But only for one night
By Charles Hallman
Once known as “The Baddest Man on the Planet,” former heavyweight champion Mike Tyson was in town last week. The 5’-10” Brooklyn-born Tyson turned pro at age 18 in 1984, and two years later he became the youngest boxer to hold world heavyweight championship belts, fiercely defending them nine times before getting knocked out by Buster Douglas in 1990.
After that, however, his life went into a freefall, including three years spent in jail for a rape conviction. Following his release from prison, Tyson got back in the ring and fought several times. He still was a top draw.
He won both the WBC and WBA titles in 1996, but lost the latter title later that year to Evander Holyfield and was stripped of the former title. He fought for the title again in 2002 but lost to Lennox Lewis and retired in 2006 after suffering defeats in consecutive bouts.
Named the 14th greatest puncher of all time by The Ring magazine in 1998, and the number-one “hardest hitter in heavyweight history” by ESPN.com, Tyson’s reputation often precedes him wherever he goes. HBO in November premiered Mike Tyson: Undisputed Truth, a one-man autobiographical show filmed live by Spike Lee, who co-produced the special along with Tyson and his wife Kiki Tyson, who wrote the script.
The former boxer openly reflects on his life both on stage and on film. Tyson told a Las Vegas newspaper that seeing Chazz Palminteri do a similar one-man show in 2009 was his main inspiration to do something similar.
Now the 47-year-old is a boxing promoter. His Iron Mike Productions brought several boxers to town last week for the January 3 card at Target Center, which Tyson co-promoted with Warriors Boxing. “Minneapolis is a great city, and it’s about to become the center of the boxing universe, if only for a night,” said Tyson in a press release.
Former IBF Junior Lightweight Champion Argenis Mendez is among his stable of fighters. Mendez lost his belt last Friday to Rances Barthelemy in a controversial second-round knockout; the winner hit his opponent after the bell to end round two but wasn’t disqualified.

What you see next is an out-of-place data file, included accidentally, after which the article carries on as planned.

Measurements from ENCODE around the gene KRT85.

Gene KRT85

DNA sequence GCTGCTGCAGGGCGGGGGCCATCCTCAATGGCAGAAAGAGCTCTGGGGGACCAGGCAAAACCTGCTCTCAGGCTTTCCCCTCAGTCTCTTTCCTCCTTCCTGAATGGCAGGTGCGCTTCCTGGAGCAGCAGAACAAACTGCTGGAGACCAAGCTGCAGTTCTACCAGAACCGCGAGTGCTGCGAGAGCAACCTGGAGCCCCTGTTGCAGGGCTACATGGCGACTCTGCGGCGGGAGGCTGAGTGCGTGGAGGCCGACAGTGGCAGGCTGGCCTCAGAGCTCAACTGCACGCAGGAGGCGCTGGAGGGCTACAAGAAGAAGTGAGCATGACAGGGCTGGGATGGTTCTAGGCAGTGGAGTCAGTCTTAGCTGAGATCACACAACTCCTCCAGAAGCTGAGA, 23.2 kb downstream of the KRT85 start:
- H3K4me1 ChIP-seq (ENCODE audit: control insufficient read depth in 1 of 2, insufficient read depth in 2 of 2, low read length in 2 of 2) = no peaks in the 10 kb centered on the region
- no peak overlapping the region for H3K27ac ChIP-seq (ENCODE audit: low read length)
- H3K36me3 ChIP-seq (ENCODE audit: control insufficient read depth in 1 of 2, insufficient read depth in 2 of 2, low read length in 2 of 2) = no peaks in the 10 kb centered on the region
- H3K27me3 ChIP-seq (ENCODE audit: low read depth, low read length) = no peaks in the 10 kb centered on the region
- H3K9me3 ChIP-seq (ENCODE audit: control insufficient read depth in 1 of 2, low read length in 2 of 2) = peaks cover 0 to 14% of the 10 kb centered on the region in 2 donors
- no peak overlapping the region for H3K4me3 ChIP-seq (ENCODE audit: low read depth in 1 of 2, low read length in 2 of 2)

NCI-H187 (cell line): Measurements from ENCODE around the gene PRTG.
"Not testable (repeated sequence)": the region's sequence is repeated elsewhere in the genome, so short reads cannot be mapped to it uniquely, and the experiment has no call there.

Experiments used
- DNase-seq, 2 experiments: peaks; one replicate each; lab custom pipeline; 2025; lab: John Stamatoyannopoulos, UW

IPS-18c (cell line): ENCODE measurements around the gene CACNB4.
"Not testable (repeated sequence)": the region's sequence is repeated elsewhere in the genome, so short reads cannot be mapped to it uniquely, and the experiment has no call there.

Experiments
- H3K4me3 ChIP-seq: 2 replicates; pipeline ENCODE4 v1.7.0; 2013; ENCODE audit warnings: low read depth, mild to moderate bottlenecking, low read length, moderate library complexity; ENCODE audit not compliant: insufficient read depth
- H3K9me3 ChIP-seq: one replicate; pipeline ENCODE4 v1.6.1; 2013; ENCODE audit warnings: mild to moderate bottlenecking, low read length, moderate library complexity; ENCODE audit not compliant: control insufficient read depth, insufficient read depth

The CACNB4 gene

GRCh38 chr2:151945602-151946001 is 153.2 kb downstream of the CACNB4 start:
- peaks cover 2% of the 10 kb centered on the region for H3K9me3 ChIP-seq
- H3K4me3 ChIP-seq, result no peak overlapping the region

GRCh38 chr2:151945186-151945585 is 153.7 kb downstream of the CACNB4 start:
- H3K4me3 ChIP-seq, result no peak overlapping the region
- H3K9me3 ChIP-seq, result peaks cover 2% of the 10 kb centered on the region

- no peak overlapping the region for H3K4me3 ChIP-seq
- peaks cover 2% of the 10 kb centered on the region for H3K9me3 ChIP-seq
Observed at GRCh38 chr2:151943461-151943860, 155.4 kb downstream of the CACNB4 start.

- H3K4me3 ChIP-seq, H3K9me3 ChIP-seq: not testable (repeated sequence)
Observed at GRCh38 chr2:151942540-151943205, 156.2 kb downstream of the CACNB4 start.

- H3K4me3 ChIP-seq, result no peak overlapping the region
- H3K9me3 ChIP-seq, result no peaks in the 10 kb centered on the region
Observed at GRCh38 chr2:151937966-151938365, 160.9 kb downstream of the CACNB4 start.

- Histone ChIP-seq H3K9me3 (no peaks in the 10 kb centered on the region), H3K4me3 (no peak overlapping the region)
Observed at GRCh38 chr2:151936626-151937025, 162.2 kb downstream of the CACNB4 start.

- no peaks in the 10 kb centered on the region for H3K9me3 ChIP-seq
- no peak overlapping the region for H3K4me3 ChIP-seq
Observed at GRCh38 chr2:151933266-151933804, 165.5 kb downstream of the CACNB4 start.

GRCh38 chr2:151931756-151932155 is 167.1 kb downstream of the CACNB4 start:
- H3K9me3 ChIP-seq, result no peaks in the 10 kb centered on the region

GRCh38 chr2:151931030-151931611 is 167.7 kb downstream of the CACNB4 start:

Warriors COO Luis DeCubas, during a January 2 pre-fight press conference in downtown Minneapolis, said he has known Tyson since 1986. He called the former champ “fresh air — the best thing to happen to boxing. It is great to have Mike involved in promoting boxing. He wants great fights.
“Mike knows more about boxing than anybody in the world,” boasted DeCubas. “He can go on and on talking about old-time fights.”
During the press conference, Tyson joked about the frigid Twin Cities weather. “This is a very cold place,” he said matter of factly. “I don’t remember ever wearing gloves — it’s been 20 years. Hopefully the fights will warm us up.”
Afterwards, Tyson spoke one-on-one with the MSR.
“I saw it once,” admitted Tyson of the HBO special. “I watched it for a few minutes, then I went into the kitchen. My friends [who were watching it] stayed in the television room [of his home], and I heard them laughing a lot. I don’t think I’m funny to that extent that people are laughing magnanimously.”
Of his one-man show, Tyson said, “When I first did the show, I meant it to be more suspense, more drama, more like gritty, in your face. This is my life and it’s hard, but it didn’t come out that way… People thought it was funny. It’s very interesting that people think I’m funny. I am not a funny guy.
“I think I am a very serious person,” stated Tyson. “I don’t know where it comes from that people think I’m funny. Comedy comes from pain, and if that’s the case, then I got a lot of comedy.”
“I think being a promoter is just having the best interest of the fighters,” explained Tyson, who bemoaned judges’ questionable decisions over the years that he believes have given “boxing such a bad eye. That’s why we are losing out to MMA [Mixed Martial Arts].”
As a result, he said, part of his role now as promoter is to help restore the sport’s lost luster. “Boxing should be competitive, with guys evenly matched.
“Competitiveness…makes good fights,” said Tyson. “The people want to see exciting fights. I want to promote good fights. I want people to say, ‘Hey, I want to see Iron Mike Promotions [fighters] fight again. It’s not about me anymore.”